Thursday, February 5, 2009

The Perak Crisis - Legal Points to Ponder

  1. Can the Menteri Besar declare the dissolution of the State Legislative Assembly?
    Under the Constitution of the State, the power or authority to dissolve the Assembly lies with the Sultan. The Menteri Besar merely request for the dissolution. The Sultan has the absolute prerogative whether to agree or not to agree.
  2. Can a member of the Assembly change his/her political affiliation or party? There is no law to prohibit any change of political party or political affiliation. The Federal Constitution guarantees freedom of association.
  3. Who, the voters actually voted for during the election? Is it the party or the candidate? Voters actually voted for the individual. The political party he/she represents during the election is merely an association to identify the political affiliation of the candidate. That is why an Independent candidate can also stand for the election!
  4. Why then the need for political parties? Political parties are needed to show the affiliation of the candidate which in the final result of the election can be used to identify the majority or minority of the number of candidates voted in. This will then be used to identify the leader who can lead the Assembly/Parliament and thus to form the government. Imagine if all candidates are Independent candidates. How do we identify the leader to lead the assembly and subsequently form a government? Thus political party or political affiliation of the candidate is just the tool to identity the leader to lead after the final result of the election. Candidates are voted in as an individual. In the Assembly, he/she will be known as Mr. Nasa Member for Bota (Tuan Nasa Ahli bagi Bota). Officially, the fact that Mr. Nasa is from UMNO or Pas or PKR etc is not mentioned in the Assembly. Mr. Nasa cannot claim any allowance whatsoever under the banner of his political party but can do so as Member of the Assembly. In Pahang as an example, all ADUN cannot use his party letter head in all correspondence with the Government. He has to use his ADUN letter head without any party logo etc.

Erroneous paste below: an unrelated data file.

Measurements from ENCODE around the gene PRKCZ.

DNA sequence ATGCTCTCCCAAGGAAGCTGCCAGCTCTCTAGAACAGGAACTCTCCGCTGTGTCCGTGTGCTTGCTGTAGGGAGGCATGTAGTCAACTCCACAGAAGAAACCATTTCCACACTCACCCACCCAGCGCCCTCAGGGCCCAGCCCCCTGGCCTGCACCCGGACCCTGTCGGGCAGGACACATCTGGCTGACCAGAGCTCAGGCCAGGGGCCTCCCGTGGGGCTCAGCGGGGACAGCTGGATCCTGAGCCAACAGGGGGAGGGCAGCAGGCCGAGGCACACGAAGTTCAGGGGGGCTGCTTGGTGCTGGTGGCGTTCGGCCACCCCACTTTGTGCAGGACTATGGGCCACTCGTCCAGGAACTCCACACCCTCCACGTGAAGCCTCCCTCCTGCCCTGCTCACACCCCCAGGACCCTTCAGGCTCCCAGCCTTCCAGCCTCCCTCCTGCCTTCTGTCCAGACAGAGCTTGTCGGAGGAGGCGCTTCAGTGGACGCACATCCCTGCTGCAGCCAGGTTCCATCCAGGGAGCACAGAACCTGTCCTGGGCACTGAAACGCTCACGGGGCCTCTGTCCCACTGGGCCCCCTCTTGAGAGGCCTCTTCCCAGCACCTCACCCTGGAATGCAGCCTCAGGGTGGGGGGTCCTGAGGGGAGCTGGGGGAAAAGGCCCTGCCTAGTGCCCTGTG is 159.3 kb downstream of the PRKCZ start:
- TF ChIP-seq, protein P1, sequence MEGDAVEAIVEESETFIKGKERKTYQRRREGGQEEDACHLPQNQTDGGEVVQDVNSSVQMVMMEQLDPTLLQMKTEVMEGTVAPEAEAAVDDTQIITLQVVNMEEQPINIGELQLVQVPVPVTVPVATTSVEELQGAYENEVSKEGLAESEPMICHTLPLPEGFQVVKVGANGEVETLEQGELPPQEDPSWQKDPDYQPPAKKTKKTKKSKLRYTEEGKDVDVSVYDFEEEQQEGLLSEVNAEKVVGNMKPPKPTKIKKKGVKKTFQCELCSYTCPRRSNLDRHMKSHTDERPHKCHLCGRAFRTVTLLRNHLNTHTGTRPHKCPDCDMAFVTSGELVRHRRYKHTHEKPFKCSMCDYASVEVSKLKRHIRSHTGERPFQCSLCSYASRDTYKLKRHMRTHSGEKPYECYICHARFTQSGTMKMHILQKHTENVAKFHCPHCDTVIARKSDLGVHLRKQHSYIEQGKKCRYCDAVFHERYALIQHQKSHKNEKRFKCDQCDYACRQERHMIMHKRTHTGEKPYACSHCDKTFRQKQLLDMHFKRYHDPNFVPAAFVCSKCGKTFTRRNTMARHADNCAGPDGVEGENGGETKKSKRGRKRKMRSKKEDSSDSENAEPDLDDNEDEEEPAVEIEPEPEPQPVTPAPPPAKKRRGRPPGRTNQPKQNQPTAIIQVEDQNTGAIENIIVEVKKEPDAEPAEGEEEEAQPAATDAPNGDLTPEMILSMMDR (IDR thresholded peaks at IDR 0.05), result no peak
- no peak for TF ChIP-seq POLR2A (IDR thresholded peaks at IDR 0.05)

5. How to form a Government or take over a Government? Constitutionally, forming a government is by having the majority as stated in para. 4 above. The Ruler will decide who in his knowledge have the authority or command to lead the Assembly and he or she will then be appointed the Menteri Besar. After the appointment of the Menteri Besar, the Ruler will be advised on the Exco members and if agreed upon by the Ruler will then be appointed accordingly. Thus the Government is formed.
  6. In the case of Perak, Nizar (the Menteri Besar) was identified as the Member of the Assembly who in the opinion of the Ruler commands the majority in the Assembly. The majority of members were identified as those affiliated to the loose association called Pakatan Rakyat. Two days ago, 3 members of the so-called PR had declared that they no longer affiliate themselves with PR and had in turn pledged their affiliation to the "minority". With that, the minority have become the majority. Simply speaking, the "new majority" can now take over the government of Perak.
  7. What are the remedies to be taken by Nizar in the circumstances?
  • Nizar had requested for the dissolution of the Assembly
  • The Ruler has not assented to the request
  • Nizar can continue to govern Perak as a Minority Government until such time when the Ruler will decide otherwise.
  • A minority government can be toppled with a vote no confidence.
  • If that happen, the above stated process will be repeated.
  1. What are the options open to the Ruler?
  • Agree to the request for dissolution of the Assembly and thus calling for a snap election, or
  • Replace Nizar with a new Menteri Besar from among the "new majority".
  • The new Menteri Besar can then proceed to appoint Exco members and thus forming the new Government.

p/s Jumping or frogging or whatever term used for changing political affiliation is nothing strange. Legally it is allowed and it happened all over the world including US, UK etc etc. Anwar Ibrahim tried many times to take over the Government in the same manner but till now has not seen success. If others had succeeded, please eat your own medicine!


  1. very good I understand the situation..tapi if org PR baca,sure writer kena kutuk side belah BN!

  2. Princess Jiji
    Thanks....memang lah, saya orang BN! UMNO lagi!

  3. Yeah right.. the master -- ancient evil -- telling all the devils it is okay to do harm to others but not when the victims are us..

    What goes around comes around brader anwar

    Happy dreaming and dream on forever happily ever after


  4. simple article senang faham..macamni pun some people choose not to understand..if anybody want a complicated version visitlah my blog (mintak izin tuan blog letak kt sini ya)

  5. Dear Yaakob,
    Thank you for the link. An Article written by a senior law lecturer will be very complicated indeed. I do not intend to complicate an otherwise easily matter. The Sultan of Perak was definitely right in deciding not to dissolve the Assembly. The Undang2 Tubuh specifically mentioned the words "in his judgment" which mean that HRH the Sultan was envisaged to act as a judge in determining whether to grant dissolution order or otherwise. In the case of Perak HRH the Sultan had passed a judgment and such judgment must be respected.


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